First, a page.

Top 5 Havanese Haircut Styles in 2019


Havanese dogs hail from Cuba and boast a thick, silky coat that doesn’t shed too much (and makes all the pups in the neighborhood jealous). The texture of the coat does tend to vary—from straight, to wavy, to curly—and it can range in color from white to black.

When left alone, their coat can easily grow six to eight inches long (and it grows quickly), so you’re going to want to trim it every six to eight weeks. Their hair also tends to naturally form mats, so take extra care with grooming to keep it tangle-free.



To help you decide on the best cut for your pup, we’ve gathered up a bevy of adorable options for you—pick the one that you think complements your unique, wonderful dog.

Top Havanese Hairstyles

1. Cording

Via Flickr/Brad Saunders

Let your Havanese’s coat go natural and develop cords, also known as “doggie dreadlocks”. Though their coat develops cords naturally, you can “train” their fur by bathing them every two weeks and twisting the fur into locks—this will transform the matted fur into fluffy spirals.

Just remember, the process can take up to two years, so be ready to make a commitment.

Consult an experienced groomer if you decide to go this route, since there is a correct way to do this style (and your dog will appreciate the expert advice).

2. Natural Coat

Via Pixabay

Keep things simple by celebrating your Havanese’s natural coat. Let the waves be free—just keep a good handle on the tangles by brushing them regularly.

Though Havanese fur actually tends to be more lightweight than it looks, make sure your dog isn’t getting too toasty during the warm summer months.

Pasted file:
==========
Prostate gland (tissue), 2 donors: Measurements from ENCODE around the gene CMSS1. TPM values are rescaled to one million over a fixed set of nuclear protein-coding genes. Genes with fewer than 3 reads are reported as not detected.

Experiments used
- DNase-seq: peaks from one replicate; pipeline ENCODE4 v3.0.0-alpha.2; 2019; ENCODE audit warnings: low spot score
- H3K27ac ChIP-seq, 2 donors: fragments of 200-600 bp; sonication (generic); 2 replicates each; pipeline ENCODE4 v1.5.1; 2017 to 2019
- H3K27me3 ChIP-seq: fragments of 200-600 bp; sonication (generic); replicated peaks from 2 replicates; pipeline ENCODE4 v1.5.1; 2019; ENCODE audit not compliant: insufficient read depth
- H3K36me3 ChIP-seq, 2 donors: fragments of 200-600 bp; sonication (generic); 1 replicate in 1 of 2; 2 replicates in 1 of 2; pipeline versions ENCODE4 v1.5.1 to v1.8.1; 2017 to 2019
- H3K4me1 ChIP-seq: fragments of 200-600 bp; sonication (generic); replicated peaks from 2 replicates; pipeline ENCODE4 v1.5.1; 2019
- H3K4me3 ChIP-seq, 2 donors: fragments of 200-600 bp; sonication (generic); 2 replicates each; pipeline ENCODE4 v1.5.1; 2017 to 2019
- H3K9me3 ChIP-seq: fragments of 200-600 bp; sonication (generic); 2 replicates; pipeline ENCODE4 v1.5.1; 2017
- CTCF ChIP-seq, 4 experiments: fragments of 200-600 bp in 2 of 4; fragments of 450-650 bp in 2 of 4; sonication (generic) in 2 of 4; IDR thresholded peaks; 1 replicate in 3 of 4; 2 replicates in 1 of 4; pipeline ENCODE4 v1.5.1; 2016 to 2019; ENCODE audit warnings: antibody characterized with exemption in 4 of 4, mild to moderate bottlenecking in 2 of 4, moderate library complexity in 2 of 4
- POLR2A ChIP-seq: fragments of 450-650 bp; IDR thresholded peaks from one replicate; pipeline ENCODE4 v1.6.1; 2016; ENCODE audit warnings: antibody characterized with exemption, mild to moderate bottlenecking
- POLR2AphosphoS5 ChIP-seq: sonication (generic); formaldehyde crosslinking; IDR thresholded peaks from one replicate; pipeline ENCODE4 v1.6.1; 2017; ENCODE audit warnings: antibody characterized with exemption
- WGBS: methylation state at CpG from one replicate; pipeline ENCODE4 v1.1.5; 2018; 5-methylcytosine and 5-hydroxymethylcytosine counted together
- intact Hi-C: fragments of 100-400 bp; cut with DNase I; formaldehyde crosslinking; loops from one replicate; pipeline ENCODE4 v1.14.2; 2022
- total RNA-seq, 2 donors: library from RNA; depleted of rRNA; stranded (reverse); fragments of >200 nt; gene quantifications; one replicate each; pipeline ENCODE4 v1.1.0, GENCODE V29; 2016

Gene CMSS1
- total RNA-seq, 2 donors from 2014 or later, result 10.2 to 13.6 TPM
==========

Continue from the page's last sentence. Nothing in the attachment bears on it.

3. Puppy Cut

Via Flickr/Victor Valore

The Puppy Cut is a crowd-pleaser, and Havaneses are more than able to pull it off with style. For this cut, use clippers to keep the hair the same all over (from one to two inches). Easy enough to maintain at home, just invest in a solid pair of clippers and shears.

You’ll adore the simplicity and cuteness of this ever-popular style. And (compared to something like cords) your dog will find the short style refreshing.

4. Teddy Bear Cut

Via Flickr/Ji Soo Song

The Havanese Teddy Bear Cut is similar to the Puppy Cut above, however, hair is kept a little longer all over (up to three inches), except for on the head, where the hair is fluffy and cut into a teddy bear-inspired rounded shape.

You can adjust this cut to any length, so really it’s the perfect solution if you want to keep your canine comfortable, but also give them the chance to express their individuality. Bonus—they’re going to look really, really huggable.

5. Kennel Cut

Via Pixabay

If you’re looking to keep things really simple, then this is the cut for you. Perfect for warm months, or warm locations, this style is a refreshing and cool option.

This style can also be maintained at home with the correct pair of clippers—and since Havanese hair grows rather quickly, you’ll just need to get used to giving them a trim fairly often.

Regardless of the cut you choose for your Havanese, we know that their incredible coif is part of what makes this breed so much fun. It’s up to you to decide what style best suits their personality, and what’s the best match for your lifestyle, family, and wallet.

Does your dog dislike being brushed?

Many dogs love to be brushed, but not all do. And unless they got a lot of practice with it as puppies, they may be suspicious when you first introduce them to the brush. Approaching brushing slowly, with positive, non-threatening interactions, is more likely to result in a smoother grooming routine. Here’s how to get your dog to accept—and perhaps even enjoy—brushing:

  1. Before you even set brush to fur, let your pup make friends with the tool. Start by placing the brush on the ground and throwing high-value treats around and on top of it, encouraging your dog to investigate the funny new object at their speed.
  2. The simple act of reaching for your dog with the brush can be scary for some dogs. Next, work on reaching out with the brush to very lightly touch your dog’s body with the edge of the bristles. Each time you reach out with the brush, immediately follow it with a high-value treat. Be sure to take extra care (and time, if needed) when brushing around the ears, legs, and genitals.
  3. When your dog is comfortable with step 2, move on to brushing the fur. Start lightly, alternating each stroke with a reward. Over time, work your way up to pressing more firmly and brushing for several strokes in a row.




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